Financial Watchdog Bites Over Misleading Ads

Watchdogs reckon hundreds of adverts put out to consumers by financial firms are misleading.

After looking at 1,500 adverts for consumer credit, the Financial Conduct Authority (FCA), investigators opened 227 cases for promotions that broke the rules.

The probes include adverts from payday lenders, debt management services and credit brokers.

The FCA revealed a quarter of the adverts cited failing to display a risk warning or details about representative APR.

More than 1,800 cases involved information on web sites, emails or text messages to consumers.

Informed decisions

The FCA said that the hundreds of misleading adverts included:

  • Debt management firms charging fees failing to state their services are not free
  • Promises of guaranteed loans regardless of the consumer’s credit history
  • Paid-for web links masquerading as free government services but charging a fee
  • A logbook lender quoted misleading APR information so consumers could not easily compare prices and also implied their service was ‘FCA endorsed’

Clive Adamson, director of supervision at the FCA, said: “The rules about promoting financial services are there to help consumers make informed decisions before entering into any contract.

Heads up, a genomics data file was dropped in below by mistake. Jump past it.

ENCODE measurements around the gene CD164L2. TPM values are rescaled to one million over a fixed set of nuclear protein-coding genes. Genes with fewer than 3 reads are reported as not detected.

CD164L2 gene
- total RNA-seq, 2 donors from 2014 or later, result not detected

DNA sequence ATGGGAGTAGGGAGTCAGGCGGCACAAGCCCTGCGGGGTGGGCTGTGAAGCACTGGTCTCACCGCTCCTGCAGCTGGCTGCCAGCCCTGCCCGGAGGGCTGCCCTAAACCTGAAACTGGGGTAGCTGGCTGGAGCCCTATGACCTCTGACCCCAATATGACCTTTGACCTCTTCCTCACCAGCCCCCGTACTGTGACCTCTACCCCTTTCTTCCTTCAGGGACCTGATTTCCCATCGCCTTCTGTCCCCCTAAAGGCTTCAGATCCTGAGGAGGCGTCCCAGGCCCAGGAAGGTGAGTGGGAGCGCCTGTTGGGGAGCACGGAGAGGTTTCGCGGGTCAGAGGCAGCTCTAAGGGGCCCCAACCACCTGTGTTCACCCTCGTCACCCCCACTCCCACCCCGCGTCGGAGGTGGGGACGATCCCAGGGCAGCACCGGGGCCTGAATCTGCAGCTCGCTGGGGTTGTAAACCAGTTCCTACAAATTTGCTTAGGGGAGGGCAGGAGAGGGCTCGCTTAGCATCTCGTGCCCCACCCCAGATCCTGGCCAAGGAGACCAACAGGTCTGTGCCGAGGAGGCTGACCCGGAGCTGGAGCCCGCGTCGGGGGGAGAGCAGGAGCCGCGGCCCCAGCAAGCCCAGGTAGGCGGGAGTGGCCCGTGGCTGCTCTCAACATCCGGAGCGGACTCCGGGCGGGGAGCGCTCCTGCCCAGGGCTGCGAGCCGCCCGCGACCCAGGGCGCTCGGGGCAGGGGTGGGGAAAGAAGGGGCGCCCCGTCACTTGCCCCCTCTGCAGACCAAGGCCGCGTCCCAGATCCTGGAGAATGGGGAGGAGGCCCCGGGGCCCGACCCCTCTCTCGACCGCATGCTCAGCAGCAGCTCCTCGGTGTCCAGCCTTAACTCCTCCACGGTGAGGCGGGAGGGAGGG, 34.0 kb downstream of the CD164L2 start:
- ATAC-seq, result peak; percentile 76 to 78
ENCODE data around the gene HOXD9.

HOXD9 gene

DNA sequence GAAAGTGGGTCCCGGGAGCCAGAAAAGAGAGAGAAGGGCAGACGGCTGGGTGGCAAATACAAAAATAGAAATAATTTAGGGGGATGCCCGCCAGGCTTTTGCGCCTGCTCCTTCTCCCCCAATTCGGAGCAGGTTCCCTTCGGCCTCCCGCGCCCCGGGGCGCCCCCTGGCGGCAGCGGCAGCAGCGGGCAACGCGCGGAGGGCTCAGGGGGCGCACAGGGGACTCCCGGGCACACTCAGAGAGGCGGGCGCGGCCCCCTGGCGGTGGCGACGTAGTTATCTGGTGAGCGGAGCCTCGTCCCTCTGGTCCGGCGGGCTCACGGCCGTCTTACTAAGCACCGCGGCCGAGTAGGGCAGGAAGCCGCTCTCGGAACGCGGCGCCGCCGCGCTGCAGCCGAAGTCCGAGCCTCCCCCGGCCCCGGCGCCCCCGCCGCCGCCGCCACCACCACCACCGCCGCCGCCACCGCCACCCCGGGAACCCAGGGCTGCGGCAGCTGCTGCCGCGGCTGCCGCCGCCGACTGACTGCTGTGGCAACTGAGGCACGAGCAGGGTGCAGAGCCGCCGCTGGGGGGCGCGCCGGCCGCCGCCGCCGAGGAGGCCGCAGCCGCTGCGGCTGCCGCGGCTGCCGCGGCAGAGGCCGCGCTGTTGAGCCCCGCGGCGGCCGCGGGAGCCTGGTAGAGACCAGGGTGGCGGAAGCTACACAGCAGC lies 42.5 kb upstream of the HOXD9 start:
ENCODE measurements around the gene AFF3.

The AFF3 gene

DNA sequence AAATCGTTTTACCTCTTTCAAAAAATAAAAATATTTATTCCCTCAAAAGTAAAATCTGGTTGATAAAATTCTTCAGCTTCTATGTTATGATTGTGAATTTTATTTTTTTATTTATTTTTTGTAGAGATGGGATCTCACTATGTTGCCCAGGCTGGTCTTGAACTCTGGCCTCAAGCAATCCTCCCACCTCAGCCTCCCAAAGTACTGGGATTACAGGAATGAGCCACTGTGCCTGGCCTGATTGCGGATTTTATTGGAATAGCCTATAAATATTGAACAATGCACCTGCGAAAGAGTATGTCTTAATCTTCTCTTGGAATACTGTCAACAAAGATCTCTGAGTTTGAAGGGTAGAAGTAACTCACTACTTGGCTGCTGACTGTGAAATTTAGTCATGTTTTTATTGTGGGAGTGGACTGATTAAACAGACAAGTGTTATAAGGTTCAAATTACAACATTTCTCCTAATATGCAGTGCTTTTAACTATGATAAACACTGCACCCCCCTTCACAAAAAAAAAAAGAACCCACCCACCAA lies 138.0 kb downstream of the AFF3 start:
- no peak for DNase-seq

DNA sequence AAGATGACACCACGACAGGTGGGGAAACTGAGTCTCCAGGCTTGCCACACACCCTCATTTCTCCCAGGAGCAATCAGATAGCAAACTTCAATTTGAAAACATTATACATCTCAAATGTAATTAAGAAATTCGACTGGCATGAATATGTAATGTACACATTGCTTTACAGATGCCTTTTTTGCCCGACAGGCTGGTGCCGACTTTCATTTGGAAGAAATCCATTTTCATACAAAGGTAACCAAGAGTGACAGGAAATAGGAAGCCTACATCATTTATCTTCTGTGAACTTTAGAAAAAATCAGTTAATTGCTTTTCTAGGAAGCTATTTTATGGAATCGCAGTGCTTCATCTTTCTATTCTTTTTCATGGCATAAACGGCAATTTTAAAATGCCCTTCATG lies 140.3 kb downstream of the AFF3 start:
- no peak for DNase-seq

Raising standards

“Unclear and misleading adverts do not help consumers and the FCA is disappointed to see financial firms offering credit falling far short of the standards we expect.

“These firms should understand we expect better from them and will take steps to raise standards.”

Adamson added that most firms contacted by the FCA over their advertising took quick action to rectify any problems.

The FCA took over responsibility for monitoring how financial firms promote their service from April 1, 2014.

Warnings about bogus advisers

Dealing with an unregulated firm

If you buy shares, save money or invest with an unregulated firm, you lose any protection offered by the Financial Ombudsman and the Financial Services Compensation Scheme. Broadly, you have no independent place to complain if the deal goes wrong and are unlikely to win any compensation.

Checking if a firm is regulated

Go to the Financial Services Register to check if a firm is regulated in the UK.

Reporting a suspected bogus adviser

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